National
Rival parties fail to strike deal on new legislative leadership
Floor leaders’ meeting on the eve of new provisional assembly ends with no progress
Published : Jul 3, 2022 - 18:47
Updated : Jul 3, 2022 - 18:47
Rep. Kweon Seong-dong, floor leader of the ruling People Power Party, answers questions from reporters at the National Assembly on Sunday. (Joint Press Corps)
South Korea’s rival parties failed to strike a deal in their last-minute negotiations for forming the next leadership of the legislative branch before the start of this month’s provisional assembly.

As the closed-door meeting held Sunday afternoon between floor leaders of the ruling and main opposition parties ended without an agreement, the National Assembly is to remain stalled, further delaying confirmation hearings for President Yoon Suk-yeol’s Cabinet picks and more than 11,000 bills.

Rep. Kweon Seong-dong, floor leader of the ruling People Power Party, and his counterpart Rep. Park Hong-keun of the Democratic Party of Korea, met in Seoul for a two-hour meeting. However, Kweon told reporters at the National Assembly that they fell short of reaching a deal.

“I met floor leader Park Hong-keun for about two hours from 3 p.m., and we candidly shared the opinions of both parties,” Kweon told reporters after the meeting.

“But we failed to reach a compromise that would start the formation of a new legislative leadership. We parted ways after talking about resuming negotiations moving forward.”

The meeting was announced Saturday upon Kweon’s arrival from the Philippines, as he said he will hold a closed meeting with Park to narrow down their differences on which party would take key legislative committee chair posts. He said the meeting was held behind closed doors upon the Democratic Party’s request.

The Democratic Party offered earlier to let the People Power Party take the Legislation and Judiciary Committee chair seat, upholding the bipartisan compromise made in July last year. However, the Democratic Party instead asked the ruling party to agree to take part in the special committee on prosecution reform in exchange for the chair seat.

The People Power Party insisted the seat should come without any conditions, adding it cannot join the special committee. Any moves limiting the authority of the prosecution cannot be agreed upon, Kweon and other People Power Party legislators have argued.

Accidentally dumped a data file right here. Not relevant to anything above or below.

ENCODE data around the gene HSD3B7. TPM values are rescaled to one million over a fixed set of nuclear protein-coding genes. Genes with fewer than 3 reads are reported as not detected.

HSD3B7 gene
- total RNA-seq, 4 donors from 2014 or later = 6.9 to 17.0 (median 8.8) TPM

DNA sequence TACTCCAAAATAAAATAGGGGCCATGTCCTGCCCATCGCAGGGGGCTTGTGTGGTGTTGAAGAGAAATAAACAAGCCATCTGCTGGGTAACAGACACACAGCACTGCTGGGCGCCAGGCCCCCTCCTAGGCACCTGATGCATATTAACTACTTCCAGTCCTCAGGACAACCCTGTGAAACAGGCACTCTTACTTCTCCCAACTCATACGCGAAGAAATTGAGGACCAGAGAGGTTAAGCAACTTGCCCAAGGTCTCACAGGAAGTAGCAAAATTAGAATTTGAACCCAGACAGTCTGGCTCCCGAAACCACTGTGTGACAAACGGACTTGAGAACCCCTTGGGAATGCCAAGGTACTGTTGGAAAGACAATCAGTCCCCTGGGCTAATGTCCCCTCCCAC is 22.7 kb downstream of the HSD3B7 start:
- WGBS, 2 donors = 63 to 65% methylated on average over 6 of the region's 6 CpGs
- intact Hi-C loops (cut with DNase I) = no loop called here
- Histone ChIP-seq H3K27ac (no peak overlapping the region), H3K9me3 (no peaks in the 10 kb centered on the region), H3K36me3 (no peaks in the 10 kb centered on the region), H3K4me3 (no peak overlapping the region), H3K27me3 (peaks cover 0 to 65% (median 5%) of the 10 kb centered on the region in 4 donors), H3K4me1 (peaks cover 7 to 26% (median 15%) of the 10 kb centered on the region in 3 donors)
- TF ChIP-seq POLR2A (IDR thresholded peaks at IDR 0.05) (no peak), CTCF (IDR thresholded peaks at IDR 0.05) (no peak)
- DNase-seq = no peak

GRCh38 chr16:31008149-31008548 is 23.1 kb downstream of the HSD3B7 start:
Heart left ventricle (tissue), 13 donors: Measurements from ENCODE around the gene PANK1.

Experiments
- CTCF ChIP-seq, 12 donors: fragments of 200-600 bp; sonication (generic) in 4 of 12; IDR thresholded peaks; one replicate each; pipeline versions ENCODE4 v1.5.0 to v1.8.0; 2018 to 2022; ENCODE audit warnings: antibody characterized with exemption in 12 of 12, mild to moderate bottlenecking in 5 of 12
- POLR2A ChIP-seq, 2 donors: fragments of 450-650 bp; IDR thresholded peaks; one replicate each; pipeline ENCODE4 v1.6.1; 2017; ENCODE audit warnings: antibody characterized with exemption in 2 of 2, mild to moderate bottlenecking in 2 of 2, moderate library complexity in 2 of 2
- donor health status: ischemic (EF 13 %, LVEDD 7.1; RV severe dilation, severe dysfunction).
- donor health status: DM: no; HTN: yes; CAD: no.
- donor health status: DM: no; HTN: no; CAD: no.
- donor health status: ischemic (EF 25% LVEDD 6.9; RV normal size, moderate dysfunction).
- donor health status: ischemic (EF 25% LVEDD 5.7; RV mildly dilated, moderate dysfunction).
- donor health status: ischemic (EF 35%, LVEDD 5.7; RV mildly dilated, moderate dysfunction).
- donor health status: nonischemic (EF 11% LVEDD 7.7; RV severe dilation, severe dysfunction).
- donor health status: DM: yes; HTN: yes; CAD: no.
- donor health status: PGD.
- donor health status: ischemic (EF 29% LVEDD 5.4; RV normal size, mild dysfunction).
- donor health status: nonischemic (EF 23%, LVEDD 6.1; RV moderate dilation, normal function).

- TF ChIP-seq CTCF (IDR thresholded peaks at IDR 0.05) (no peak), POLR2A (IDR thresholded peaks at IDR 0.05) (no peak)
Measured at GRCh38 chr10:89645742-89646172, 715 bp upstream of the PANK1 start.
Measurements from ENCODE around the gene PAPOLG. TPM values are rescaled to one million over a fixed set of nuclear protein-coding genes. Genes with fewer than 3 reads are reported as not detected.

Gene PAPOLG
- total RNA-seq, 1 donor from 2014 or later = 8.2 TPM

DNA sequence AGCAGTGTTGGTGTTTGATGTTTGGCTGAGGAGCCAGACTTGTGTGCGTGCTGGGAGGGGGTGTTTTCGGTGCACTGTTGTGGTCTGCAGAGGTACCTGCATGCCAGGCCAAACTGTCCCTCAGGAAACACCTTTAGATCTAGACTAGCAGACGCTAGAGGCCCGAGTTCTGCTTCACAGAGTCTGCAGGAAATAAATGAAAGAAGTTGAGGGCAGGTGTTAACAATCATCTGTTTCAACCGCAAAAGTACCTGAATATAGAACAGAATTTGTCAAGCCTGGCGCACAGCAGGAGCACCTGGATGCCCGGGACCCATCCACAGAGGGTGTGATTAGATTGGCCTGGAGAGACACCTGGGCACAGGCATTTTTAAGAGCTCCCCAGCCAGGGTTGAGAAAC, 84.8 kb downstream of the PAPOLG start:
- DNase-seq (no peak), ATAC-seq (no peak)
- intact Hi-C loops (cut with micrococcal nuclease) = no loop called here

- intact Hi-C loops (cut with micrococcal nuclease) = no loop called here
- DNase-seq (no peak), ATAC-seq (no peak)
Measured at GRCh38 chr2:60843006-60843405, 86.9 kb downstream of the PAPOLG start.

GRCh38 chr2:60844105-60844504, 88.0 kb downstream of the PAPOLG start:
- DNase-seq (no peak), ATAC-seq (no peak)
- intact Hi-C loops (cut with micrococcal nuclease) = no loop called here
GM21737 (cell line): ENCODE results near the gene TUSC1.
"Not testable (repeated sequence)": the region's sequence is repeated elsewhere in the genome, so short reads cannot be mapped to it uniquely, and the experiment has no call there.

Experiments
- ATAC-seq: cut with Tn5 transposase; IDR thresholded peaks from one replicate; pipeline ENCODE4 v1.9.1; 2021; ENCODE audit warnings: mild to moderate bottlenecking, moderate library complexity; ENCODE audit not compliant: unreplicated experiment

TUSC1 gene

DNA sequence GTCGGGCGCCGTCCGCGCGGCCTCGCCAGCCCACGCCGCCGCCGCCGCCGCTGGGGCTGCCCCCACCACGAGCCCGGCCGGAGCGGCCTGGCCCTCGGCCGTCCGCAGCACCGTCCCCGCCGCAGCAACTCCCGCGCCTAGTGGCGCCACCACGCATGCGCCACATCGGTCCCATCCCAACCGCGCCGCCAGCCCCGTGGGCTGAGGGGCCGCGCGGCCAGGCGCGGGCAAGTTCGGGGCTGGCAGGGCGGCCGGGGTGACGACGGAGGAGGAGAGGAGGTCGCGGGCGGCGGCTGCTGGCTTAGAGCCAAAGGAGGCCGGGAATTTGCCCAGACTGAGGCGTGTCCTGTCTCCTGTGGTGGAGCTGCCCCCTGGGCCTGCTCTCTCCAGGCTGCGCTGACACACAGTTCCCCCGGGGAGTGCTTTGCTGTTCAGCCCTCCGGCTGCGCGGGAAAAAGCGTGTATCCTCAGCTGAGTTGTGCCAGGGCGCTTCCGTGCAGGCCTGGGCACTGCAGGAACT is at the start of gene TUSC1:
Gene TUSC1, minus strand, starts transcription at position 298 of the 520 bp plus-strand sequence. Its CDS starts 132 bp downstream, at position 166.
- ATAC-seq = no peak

As no progress was seen in the negotiations, the Democratic Party submitted a request last Tuesday with the National Assembly to open a provisional assembly in July, betting on its sheer numerical dominance in the legislative branch.

The party at the moment controls 170 out of 300 legislative seats at the National Assembly. It was contemplating forcing open a plenary session Monday to unilaterally elect a new National Assembly speaker, having chosen Rep. Kim Jin-pyo of its party through an internal vote in May.

Regulations state that a plenary session, if it opens, has to start by having the most senior legislator moderate an election procedure session for a new National Assembly speaker. The new speaker can be elected in a session where at least 150 legislators are present.

“We are continuing to negotiate on that,” Kweon said, referring to the Democratic Party’s push to unilaterally elect a new National Assembly speaker.

“It would be great if we can reach a compromise, but if we can’t strike one, we will then officially announce our party’s stance,” he said.

The Democratic Party said in a statement to reporters after the meeting that the party and its legislators will continue to take part in negotiations before the scheduled plenary session Monday.

By Ko Jun-tae (ko.juntae@heraldcorp.com)
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